I have to admit, some of these pictures turned out pretty nice. I really love the first one, because it's presence was a complete surprise in our yard. I'm not even sure what it is - it's this amazing three-tiered lily that just popped up amongst the vinca that we're trying to eradicate. I like the second shot too, because Taylor and I had just watered these flowers and you can see the droplets clinging to the petals.

So what do you think? Should I continue to take more pictures or should I direct my energies elsewhere? I know, I know, that mountain of laundry ain't gettin' any smaller...
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Sunday, June 21, 2009

My first tomato!

To be honest, I was really beginning to worry about my tomato plant. It was becoming quite the monstrosity; it had grown nearly five feet tall, and was threatening to overtake my spinach, carrots and cucumbers (until I pruned it, that is). It also had any number of beautiful flowers, but they were all dropping without so much as a hint of things to come. But just as I thought all hope was lost, there it was - my very first little tomato!! I was so excited that I actually ran inside to get my kids to show them the tiny thing (and to grab my camera, hence the picture). I even called my mother to share in the good news. You called your mom when you discovered your first tomato, didn't you?

So the question now is: What do I name it? It needs a name. Not a boring name, like "Bob" or "Tomato #1". It needs something with flair, character... Any suggestions?
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Friday, June 5, 2009

Field trip madness

I am currently sitting on a charter bus with 40 4th graders (there's another bus following us) on our way to Williamsburg and Jamestown. The kids are generally well-behaved (must be the parents strategically located around the bus), but VERY loud. Taylor has actually been very good; I'm hopeful that will continue all day.

It's a little crazy that I actually volunteered for this, but I think it will be a lot of fun today. Well, the weather is terrible, but I'm excited about where we're going. I'm such a history nerd, and I'm really looking forward to sharing some of my knowledge with Tay and her classmates.

Just wish me luck in staying sane (such as it is)!

Monday, May 25, 2009

Never forgotten

We visited Grandma and Granddaddy yesterday, and they've been in my thoughts all day today. I can't think of a better place for them to rest than Arlington National Cemetery, especially as it affords us the opportunity to visit often. They, along with the countless men and women who have served and sacrificed for our country, have earned a place of honor. I, for one, will be forever grateful and will never forget.

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Wednesday, May 13, 2009

I've died and gone to caloric heaven...

I had some (all too brief) free time this afternoon before I had to pick up the kids, so I decided to fit in a long overdue haircut. As I'm walking to the salon, I see a cute little cafe table outside a new store next to the salon, where three young ladies were chittering over cupcakes. My interest piqued, I wandered inside.

Lo and behold, I had come upon a place a glory - a cupcake heaven placed conveniently next door to my favorite salon! And what's more, there were adorable cake stands nearly overflowing with cupcakes of all the colors of the rainbow! Oh, it was a beautiful thing to behold. Let me tell you, it was really hard not to order one on the spot. But, my common sense actually kicked in (for once) and I decided to wait until after my haircut.

*fast forward 40 minutes*

Back in the delightful confines of Cupcakes Actually, I had an extremely difficult time deciding what to order. I finally decided on one of their signature "actually dipped" cupcakes - dreamy, light and fluffy peanut butter frosting dipped in rich fudge and then placed like a pillow from the gods upon an amazingly moist chocolate devil's food cupcake. Oh, and I got a cupcake for the hubby (flourless chocolate cake with vanilla bean frosting - yum!).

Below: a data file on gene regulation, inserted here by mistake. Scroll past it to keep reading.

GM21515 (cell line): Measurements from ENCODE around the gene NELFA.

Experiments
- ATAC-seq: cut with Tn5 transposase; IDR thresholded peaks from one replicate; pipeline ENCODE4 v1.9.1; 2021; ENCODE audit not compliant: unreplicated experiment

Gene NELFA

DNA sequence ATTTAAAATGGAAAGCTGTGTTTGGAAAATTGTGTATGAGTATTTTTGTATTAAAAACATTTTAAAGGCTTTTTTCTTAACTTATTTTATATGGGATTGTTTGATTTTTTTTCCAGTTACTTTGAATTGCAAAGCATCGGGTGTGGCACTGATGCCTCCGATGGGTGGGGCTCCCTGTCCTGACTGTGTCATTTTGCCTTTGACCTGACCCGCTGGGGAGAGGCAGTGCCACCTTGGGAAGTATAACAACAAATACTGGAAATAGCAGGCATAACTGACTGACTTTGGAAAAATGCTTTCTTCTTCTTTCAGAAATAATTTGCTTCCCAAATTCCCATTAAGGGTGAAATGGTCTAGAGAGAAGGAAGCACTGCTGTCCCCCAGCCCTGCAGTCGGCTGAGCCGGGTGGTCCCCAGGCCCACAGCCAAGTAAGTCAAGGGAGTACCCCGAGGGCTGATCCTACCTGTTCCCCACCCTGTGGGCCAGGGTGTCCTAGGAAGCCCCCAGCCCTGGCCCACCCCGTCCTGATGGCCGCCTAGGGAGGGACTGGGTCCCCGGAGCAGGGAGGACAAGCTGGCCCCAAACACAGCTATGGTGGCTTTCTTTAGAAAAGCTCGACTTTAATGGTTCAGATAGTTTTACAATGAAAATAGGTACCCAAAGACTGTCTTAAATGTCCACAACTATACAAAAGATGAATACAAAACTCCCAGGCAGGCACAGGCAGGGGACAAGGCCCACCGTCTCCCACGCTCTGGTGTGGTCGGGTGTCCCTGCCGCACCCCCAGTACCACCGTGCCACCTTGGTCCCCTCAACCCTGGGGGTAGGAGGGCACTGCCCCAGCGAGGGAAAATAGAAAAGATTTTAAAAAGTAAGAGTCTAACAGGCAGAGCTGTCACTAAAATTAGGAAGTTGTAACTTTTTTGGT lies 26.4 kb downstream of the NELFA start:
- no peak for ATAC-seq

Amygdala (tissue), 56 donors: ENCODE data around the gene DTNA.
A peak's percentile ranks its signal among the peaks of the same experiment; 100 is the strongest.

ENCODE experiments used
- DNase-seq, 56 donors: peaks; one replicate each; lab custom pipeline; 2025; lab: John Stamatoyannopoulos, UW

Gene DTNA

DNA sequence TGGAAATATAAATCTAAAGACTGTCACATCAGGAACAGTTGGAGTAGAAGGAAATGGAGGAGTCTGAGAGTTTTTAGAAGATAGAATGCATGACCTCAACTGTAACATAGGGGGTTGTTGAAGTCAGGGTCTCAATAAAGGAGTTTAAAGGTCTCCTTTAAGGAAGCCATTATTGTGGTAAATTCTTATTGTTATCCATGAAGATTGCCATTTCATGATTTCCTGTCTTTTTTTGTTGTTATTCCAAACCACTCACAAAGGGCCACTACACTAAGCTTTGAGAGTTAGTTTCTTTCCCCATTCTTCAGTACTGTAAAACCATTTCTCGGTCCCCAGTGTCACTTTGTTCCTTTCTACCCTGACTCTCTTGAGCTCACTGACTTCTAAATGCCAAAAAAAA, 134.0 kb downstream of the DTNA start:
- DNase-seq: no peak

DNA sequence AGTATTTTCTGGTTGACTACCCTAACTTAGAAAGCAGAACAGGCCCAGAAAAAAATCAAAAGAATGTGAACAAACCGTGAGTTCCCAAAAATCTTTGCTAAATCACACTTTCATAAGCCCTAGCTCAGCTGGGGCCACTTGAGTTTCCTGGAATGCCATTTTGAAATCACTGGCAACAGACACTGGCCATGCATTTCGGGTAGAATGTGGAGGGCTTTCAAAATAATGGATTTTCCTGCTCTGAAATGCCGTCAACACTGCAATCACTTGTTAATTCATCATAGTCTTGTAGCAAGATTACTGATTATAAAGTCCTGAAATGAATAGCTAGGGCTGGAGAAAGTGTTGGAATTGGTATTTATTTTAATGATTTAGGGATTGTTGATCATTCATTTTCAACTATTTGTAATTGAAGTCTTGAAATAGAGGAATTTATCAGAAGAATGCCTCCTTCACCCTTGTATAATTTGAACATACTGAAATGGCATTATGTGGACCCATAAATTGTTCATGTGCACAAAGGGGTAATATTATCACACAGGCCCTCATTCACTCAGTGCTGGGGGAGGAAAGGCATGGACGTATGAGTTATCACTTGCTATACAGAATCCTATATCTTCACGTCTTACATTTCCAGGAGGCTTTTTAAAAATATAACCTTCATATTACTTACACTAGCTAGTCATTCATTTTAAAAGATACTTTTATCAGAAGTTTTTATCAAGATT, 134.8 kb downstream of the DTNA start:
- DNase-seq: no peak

I'm not sure how, but the cupcakes actually managed to make it all the way home and into the fridge without being devoured. (At this point, you should all be applauding me for my incredible restraint. Seriously, I deserve a medal or something.) In order to avoid upsetting the wee beasties (aka the children), hubby and I waited until they were in bed before breaking out the cupcake goodness.

And oh, what goodness it was.

Seriously, if I could bake like this, I'd quit my job and open a cupcake boutique too. These things were AMAZING. They were definitely the best cupcakes I've ever had, and as my hips can attest, I've had quite a few cupcakes in my time. If you do not stop what you are doing, get in your car or hop on a plane and get yourself out to Fairfax Corner for some of these cupcakes, you will never forgive yourself. I may never forgive you. They are that good.

So now, I just have to hope that my job, my school, my hubby and my children all keep me busy enough to keep me away from Cupcakes Actually. Otherwise, I might soon find that I cannot fit through doors and I certainly won't fit into my suits for work. I will work on reinforcing my willpower and keep to this promise: I will only go out to Cupcakes Actually for major celebrations.

I just finished this post - it's cause for celebration!! Who's up for cupcakes??


Saturday, May 9, 2009

Cox Cable is terrible!!!

I've been trying to talk to my mother for the last half hour, as I know that I won't get a chance to speak with her tomorrow for Mother's Day (too much going on between visitors, lacrosse double-header and a term paper that's due). Unfortunately, she now has digital phone (they switched to one of those horrible bundle things for their cable/phone), and we were cut off FOUR TIMES. I got a tip-off each time because her voice would become digitally garbled, and then the call would drop. It happened twice while talking to her on my VoIP phone (started to think it was me!), then two more times on my cell phone. It took several minutes between calls just to stop getting her busy signal so that my call could go through. The final call lasted less than 30 seconds before it cut us off again (garbled voice upon pick-up until cut-off). Apparently my Aunt June is having similar difficulties with her recent bundled service (Mom and June both live in Tucson).